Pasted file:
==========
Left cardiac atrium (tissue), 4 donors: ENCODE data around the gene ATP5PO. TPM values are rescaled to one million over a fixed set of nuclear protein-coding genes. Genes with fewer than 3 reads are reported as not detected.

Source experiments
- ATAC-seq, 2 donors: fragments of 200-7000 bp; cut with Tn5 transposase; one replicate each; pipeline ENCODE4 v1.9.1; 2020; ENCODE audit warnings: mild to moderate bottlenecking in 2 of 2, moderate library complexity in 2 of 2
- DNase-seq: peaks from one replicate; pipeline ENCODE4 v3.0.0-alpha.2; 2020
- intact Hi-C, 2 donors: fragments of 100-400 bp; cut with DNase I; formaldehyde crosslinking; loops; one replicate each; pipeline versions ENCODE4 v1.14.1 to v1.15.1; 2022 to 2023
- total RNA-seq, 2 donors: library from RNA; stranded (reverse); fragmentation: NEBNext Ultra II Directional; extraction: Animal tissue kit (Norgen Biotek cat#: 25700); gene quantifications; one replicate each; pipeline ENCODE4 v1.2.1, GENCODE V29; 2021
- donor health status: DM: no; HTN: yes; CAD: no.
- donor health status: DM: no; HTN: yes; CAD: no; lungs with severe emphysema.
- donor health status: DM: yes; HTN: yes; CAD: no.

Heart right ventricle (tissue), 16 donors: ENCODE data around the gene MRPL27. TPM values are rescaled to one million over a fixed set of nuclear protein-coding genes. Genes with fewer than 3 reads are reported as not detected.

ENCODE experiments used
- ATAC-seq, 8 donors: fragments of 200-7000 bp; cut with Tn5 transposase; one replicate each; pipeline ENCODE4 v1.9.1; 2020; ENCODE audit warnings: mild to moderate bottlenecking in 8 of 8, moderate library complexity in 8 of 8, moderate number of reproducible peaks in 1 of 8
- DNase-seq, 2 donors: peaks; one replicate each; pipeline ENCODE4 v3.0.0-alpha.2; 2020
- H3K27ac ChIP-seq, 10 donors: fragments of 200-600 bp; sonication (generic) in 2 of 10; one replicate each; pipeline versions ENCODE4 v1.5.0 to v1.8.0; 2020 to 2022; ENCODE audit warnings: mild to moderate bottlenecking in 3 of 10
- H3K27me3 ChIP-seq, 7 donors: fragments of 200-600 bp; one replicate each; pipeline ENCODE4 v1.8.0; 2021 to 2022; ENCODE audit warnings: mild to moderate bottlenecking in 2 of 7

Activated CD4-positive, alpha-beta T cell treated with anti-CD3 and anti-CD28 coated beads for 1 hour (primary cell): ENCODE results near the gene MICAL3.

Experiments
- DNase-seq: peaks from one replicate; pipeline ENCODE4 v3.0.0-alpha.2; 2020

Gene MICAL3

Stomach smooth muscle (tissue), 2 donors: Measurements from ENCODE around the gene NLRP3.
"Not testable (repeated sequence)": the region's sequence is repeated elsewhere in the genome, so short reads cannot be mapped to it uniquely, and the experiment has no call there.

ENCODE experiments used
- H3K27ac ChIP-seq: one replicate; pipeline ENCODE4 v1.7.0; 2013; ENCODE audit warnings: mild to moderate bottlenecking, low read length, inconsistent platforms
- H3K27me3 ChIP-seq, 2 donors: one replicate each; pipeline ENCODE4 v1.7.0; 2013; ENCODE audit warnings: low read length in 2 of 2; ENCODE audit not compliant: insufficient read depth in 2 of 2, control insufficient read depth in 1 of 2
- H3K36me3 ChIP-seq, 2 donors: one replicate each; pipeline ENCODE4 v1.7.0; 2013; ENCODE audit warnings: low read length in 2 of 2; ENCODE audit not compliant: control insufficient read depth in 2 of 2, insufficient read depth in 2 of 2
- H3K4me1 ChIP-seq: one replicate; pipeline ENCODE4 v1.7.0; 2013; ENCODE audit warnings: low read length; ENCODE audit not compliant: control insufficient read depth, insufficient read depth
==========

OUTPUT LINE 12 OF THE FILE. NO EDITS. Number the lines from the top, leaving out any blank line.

- ATAC-seq, 8 donors: fragments of 200-7000 bp; cut with Tn5 transposase; one replicate each; pipeline ENCODE4 v1.9.1; 2020; ENCODE audit warnings: mild to moderate bottlenecking in 8 of 8, moderate library complexity in 8 of 8, moderate number of reproducible peaks in 1 of 8